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Behind the Headlines With Jeff Monford

Jeff_Monford_PB2_5622Why does your organization matter? If you can’t answer that question, your audience won’t understand your organization’s value.

Jeff Monford, managing director at The Pollack PR Marketing Group, says successful communication starts with understanding your organization, why it is unique and how it can help solve your audience’s problems.

In this interview, Jeff discusses how to engage your audience, why it’s important to be honest and open during a crisis and how a third-party advocate can benefit your brand.

What was it like working at the economic think tank Milken Institute? What did you learn from that experience?

What rewarding experiences I had in my years at the Milken Institute! To have one’s days filled with interactions with experts in the world’s most pressing challenges and opportunities was like getting a graduate school education.

I used Cision’s resources to reach hundreds of interested journalists with information about the Institute’s impactful publications and signature events, especially the annual Global Conference.

What are you most excited for in your new role as managing director at The Pollack PR Marketing Group?

Joining The Pollack PR Marketing Group allowed me to become part of an insightful, engaging and successful team and to have the wonderful opportunity to expand our work on the East Coast, from our New York office.

New York is such a thrilling place to work and to live in, and we are excited about our growth here and the abundant opportunities that surround us.

What are some of the key components of a successful communication strategy?

Strategic-Communication

A successful communication strategy requires a thorough understanding of the inherent value of the organization, individual, service or product the strategy will serve. What is unique here, who appreciates this, and who should come to appreciate it based on our work to enlighten them?

Communicators must realize that their tasks will often start with helping stakeholders understand the context in which the offering exists: what problem does this solve? Why does this matter?

Starting there will help communicators connect not only with their clients, be those internal or external, but also tell stories that engage investors, customers, readers and policy-makers.

How do you approach communication for a large enterprise company versus a small startup?

While large companies often have professional communicators on staff, startups often don’t. This means strategic communications consultancies often have the founder(s) as their day-to-day clients.

We then get to learn details of the company’s offerings from those who developed them, which helps in gaining the crucial depth of knowledge needed to create effective stakeholder relations programs. It also means that we get to go beyond merely establishing rapport and make ourselves integrated team members.

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What are some of the biggest communication mistakes brands make?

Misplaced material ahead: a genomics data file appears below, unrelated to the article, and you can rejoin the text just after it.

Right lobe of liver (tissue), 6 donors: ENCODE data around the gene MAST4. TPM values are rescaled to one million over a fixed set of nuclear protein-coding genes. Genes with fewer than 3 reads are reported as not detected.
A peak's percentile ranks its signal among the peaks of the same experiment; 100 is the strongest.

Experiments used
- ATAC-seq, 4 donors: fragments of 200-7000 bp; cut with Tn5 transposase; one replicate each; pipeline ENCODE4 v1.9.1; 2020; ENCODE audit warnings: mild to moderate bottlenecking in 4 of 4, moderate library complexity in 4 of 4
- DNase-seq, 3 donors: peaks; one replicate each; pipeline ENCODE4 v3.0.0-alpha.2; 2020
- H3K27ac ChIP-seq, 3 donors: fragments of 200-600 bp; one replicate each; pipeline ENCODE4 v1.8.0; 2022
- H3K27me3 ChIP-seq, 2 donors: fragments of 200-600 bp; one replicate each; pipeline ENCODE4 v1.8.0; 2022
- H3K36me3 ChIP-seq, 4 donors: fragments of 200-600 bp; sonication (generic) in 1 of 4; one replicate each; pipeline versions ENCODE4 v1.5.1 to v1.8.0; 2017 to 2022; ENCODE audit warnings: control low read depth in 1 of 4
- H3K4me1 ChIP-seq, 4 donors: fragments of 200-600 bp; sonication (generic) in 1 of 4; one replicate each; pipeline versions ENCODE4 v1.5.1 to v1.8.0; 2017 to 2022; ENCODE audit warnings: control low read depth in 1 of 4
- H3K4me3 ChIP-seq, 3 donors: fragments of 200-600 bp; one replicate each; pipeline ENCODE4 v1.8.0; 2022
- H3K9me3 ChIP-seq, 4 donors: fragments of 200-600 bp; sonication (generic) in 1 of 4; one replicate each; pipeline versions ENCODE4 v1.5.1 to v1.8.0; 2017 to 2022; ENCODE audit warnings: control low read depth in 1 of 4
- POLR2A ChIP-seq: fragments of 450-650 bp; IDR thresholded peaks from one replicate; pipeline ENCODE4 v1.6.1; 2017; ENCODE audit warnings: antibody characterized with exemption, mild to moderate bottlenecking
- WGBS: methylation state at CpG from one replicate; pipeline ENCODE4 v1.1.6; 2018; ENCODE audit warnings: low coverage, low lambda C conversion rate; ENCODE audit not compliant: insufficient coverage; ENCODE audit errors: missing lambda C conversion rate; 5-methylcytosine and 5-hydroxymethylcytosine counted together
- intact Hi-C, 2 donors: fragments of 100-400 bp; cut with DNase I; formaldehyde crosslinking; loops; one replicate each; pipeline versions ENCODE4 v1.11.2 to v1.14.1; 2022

Brands get into trouble when they forget to communicate directly and honestly. When a brand is in trouble, too many times company leaders become defensive and silent—at the time when they’d be best served by communicating openly, even if to say, “We recognize the importance of this problem, we are working diligently to solve it, and we will communicate regularly and often, even if only to give you status updates.”

There are countless examples of companies remaining silent in the face of a brand challenge, and that only allows detractors to monopolize the microphone.

With so much noise, how can a brand ensure their voice is heard?

Instead of relying solely on their own efforts to spread messages, brands are well served by engaging external validators—experts who will discuss their value and advantages.

Credible experts often communicate on platforms beyond those available directly to the brand, spreading messages in a natural way.

What advice do you have for brands looking to improve their communication?

Communication-Success

My advice to brands: embrace the new and be willing to fail. For example, marketers are moving quickly into creating virtual reality content, even though VR is able to reach a relatively tiny base of consumers.

Whether the VR efforts succeed, there’s value in pursuing innovation if for no other reason than gaining a fresh perspective on what you’re offering.

Rapid Fire Round

1. I always thought I’d be…happily living and working in a bustling city like New York!

2. My hobbies outside of work include…seeing plays, going to kundalini yoga and jogging along the Hudson River.

3. If I could have lunch with anyone, it would be…my nieces and nephews! They live in other states, and I don’t get to see them as often as I’d like.

4. My biggest pet peeve is…I don’t have one! I make sure to release any grievances before they take hold.

5. One thing most people don’t know about me is…I look like a very serious guy, but I can be hilarious – a result of being irreverent.

6. My guiltiest pleasure is…I will NOT eat that croissant. I will NOT eat that croissant.

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Images via Pixabay: 1, 2, 3

About Maria Materise

Maria Materise is a content marketing specialist for Cision. Formerly a copywriter, she enjoys creating content that excites and inspires audiences. She is an avid reader, movie trivia geek, Harry Potter fanatic and makeup junkie..

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